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>>would you by any slim chance know how to convert an XML>file>>written for FS9 into XML written to the new ACES.XML schema>so>>that it would load into ACES.exe?>>Yes. Very carefully! ;)>>Actually, I'm in the process of doing just that at the moment>with my ESDG "Garmin stack" of gauges.>>To make life simpler, I've carefully created "templates" for>each of the various types, and simply cut-n-paste>'em into the "new" gauge project's XML file.>>Keep in mind ALL of the existing parameters and>coordinate locations are the same, only their syntax and>locations have changed... So, it's really not that difficult.>Tedious and time consuming to be sure, but hardly difficult!>:)>I've started a similar procedure, just copying/pasting the structures to templates of the new format. VERY BORING, but not difficult at all. Besides, mostly of my codes are long stack structures and macros, which makes the whole thing simpler to convert :-)The idea, as Bill pointed out, is to take advantage of the new SPB format file, for which the ACES tool becomes mandatory. (though I still believe is a no-no for programing-only for exporting)Tom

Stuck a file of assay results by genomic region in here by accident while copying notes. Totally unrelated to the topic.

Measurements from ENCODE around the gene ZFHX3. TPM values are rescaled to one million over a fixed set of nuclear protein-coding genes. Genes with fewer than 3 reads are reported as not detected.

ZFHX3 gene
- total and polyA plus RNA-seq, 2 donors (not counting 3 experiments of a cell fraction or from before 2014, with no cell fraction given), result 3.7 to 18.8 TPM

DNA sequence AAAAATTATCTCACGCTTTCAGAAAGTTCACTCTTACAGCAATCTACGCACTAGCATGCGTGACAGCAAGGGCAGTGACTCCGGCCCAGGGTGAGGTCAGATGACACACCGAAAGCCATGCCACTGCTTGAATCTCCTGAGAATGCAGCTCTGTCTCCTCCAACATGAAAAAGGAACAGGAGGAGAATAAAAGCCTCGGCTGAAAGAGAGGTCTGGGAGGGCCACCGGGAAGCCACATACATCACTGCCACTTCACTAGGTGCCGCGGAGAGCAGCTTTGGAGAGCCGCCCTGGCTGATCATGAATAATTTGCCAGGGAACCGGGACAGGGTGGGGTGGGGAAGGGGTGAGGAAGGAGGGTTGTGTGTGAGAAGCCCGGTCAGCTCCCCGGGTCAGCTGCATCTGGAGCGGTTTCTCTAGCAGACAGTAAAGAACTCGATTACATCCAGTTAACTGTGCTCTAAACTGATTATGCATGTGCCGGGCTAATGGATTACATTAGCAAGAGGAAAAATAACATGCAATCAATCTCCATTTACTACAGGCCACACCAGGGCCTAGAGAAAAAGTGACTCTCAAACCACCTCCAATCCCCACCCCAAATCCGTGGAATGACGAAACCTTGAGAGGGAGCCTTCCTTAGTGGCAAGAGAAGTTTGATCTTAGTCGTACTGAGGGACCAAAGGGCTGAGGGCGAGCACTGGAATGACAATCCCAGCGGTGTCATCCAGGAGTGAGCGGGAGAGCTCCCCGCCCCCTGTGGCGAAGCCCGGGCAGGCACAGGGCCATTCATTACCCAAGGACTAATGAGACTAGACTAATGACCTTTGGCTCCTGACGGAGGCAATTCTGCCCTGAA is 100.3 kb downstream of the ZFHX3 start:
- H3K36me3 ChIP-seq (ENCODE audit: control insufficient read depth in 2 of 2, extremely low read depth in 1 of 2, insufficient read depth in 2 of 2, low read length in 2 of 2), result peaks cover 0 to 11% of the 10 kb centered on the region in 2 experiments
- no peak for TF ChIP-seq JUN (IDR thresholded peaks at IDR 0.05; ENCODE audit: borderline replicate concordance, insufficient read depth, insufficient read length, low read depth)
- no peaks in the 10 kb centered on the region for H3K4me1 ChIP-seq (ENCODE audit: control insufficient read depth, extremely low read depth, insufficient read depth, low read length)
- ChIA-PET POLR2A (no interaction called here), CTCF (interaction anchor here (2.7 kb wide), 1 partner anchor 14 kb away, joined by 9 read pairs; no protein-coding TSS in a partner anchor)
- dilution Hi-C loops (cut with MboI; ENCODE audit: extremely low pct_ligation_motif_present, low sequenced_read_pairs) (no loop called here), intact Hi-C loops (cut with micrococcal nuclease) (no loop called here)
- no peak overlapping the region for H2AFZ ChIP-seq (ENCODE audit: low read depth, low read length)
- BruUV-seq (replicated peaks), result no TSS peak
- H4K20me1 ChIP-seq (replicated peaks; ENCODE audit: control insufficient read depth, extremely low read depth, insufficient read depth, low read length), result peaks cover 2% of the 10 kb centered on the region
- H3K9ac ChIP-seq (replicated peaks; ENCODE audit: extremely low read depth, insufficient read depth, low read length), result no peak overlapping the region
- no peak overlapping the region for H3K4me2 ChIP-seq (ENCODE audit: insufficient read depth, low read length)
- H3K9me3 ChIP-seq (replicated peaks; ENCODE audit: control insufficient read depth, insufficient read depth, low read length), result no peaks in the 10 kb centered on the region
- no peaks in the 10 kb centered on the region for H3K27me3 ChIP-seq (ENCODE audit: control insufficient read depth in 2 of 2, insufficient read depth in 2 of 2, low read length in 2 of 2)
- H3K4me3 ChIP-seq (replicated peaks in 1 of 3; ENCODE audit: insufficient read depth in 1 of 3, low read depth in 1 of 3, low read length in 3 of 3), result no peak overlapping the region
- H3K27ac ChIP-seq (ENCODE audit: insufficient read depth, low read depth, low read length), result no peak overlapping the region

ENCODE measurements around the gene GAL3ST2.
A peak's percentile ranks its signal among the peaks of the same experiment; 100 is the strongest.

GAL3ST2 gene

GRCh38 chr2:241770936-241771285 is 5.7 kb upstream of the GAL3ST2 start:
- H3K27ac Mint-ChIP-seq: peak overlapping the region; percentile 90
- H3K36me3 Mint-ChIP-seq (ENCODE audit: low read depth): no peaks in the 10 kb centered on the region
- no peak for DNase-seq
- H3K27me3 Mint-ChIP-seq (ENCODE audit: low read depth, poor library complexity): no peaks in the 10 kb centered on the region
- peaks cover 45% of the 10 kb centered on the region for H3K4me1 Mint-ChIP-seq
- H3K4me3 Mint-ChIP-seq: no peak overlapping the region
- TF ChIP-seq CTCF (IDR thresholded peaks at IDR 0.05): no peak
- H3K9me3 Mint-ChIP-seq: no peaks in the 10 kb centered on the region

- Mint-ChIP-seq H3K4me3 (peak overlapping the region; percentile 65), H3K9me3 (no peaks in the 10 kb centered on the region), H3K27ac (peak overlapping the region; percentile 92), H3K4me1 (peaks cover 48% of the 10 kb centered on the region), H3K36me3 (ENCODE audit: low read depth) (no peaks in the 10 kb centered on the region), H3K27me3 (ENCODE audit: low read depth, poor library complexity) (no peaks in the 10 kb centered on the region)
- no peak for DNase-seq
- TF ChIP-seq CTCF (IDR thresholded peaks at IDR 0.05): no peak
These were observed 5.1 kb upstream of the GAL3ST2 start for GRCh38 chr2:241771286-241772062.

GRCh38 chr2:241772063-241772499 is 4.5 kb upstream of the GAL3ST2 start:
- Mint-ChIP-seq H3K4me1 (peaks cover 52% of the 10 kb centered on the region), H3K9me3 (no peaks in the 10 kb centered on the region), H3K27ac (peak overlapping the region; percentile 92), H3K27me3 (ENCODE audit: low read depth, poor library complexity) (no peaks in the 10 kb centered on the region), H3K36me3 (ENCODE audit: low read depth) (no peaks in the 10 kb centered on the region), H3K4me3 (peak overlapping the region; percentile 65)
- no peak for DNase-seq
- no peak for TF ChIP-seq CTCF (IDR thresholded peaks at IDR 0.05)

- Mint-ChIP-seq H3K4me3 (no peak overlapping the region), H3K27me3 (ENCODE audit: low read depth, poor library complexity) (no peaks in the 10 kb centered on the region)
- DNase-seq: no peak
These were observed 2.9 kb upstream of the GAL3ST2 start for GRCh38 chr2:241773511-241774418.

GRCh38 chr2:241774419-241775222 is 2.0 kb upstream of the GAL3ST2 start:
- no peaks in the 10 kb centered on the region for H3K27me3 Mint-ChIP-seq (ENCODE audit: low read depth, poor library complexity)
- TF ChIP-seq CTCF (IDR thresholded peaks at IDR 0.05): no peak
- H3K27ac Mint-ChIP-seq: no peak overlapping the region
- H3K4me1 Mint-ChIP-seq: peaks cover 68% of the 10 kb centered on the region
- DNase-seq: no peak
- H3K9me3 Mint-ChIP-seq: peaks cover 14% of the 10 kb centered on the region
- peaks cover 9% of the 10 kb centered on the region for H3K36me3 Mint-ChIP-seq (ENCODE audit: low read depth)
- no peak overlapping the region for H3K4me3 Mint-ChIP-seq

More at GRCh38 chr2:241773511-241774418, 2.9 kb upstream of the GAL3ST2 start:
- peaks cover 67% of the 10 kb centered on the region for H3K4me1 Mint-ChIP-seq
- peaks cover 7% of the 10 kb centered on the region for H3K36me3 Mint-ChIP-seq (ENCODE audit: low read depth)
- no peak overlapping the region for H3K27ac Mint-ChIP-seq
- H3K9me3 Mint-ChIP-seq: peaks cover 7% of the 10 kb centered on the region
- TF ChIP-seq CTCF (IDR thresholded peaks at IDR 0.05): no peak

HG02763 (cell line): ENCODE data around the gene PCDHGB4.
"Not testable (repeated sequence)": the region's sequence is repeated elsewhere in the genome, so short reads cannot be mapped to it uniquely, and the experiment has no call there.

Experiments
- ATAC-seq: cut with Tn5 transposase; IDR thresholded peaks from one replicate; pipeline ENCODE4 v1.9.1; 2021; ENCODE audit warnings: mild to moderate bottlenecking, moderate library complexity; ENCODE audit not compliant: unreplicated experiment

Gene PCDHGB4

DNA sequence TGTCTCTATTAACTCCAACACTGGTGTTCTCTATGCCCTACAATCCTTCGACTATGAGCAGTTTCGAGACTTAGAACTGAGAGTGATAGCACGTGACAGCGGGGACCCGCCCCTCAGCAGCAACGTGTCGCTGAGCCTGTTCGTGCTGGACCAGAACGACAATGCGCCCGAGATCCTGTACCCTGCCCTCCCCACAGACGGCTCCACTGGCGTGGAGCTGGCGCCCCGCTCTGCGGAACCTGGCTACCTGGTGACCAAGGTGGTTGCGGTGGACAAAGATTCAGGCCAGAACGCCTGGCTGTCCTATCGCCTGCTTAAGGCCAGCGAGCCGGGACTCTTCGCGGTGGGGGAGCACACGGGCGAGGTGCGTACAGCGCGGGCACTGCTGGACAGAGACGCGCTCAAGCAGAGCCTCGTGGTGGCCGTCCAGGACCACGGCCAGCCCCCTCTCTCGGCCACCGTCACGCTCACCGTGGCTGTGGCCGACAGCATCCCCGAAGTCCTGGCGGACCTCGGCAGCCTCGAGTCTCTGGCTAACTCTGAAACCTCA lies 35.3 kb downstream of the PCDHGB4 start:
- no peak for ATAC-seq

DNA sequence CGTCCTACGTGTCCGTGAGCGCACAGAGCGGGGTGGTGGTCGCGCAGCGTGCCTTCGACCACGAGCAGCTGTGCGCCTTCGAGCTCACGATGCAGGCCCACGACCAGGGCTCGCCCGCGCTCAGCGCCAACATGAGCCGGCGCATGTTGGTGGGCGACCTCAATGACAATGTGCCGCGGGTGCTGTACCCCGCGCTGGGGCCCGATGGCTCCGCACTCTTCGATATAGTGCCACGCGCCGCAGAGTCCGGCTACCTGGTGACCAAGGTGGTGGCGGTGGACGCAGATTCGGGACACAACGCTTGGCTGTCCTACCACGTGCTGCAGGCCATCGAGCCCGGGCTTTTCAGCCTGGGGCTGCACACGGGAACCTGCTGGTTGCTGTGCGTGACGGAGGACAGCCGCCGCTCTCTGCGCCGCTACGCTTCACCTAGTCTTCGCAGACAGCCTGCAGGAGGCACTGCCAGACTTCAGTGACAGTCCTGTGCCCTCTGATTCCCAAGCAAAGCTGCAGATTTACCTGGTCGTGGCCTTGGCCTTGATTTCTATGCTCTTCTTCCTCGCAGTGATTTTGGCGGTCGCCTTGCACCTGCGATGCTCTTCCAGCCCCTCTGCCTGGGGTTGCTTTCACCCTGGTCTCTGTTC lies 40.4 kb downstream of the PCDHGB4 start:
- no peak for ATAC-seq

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>The idea, as Bill pointed out, is to take advantage of the new>SPB format file, for which the ACES tool becomes mandatory.>(though I still believe is a no-no for programing-only for>exporting)Oddly enough, the SDK wasn't updated for SP1 in the description of SPB file creation. It still describes a way to use the Simpropcompiler.exe program:"To create an SPB file, run the simpropcompiler.exe tool, which is in the SDKCore Utilities KitSimProp folder. This is a command-line tool, so open a command window and navigate to the SDKCore Utilities KitSimProp folder. If Flight Simulator X is installed, then enter the following command: > Simpropcompiler 2spb

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Hi Bill,Could you please explain where or when you use multilayered PSD files in a plane design?Thank you for this observations!Best,Jose

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>Hi Bill,>>>Could you please explain where or when you use multilayered>PSD files in a plane design?>>Thank you for this observations!It would have been better to ask this question in a new thread, rather than branching off into another direction entirely.In the instance discussed in this thread, a multilayerd PSD file is used to create the gauge artwork, and automatically generated the basic XML code framework.As for "plane design," multi-layered PSD files are used to build up the texture bitmaps for the aircraft...IOW, one should always use multilayerd PSD files for both aircraft and scenery textures.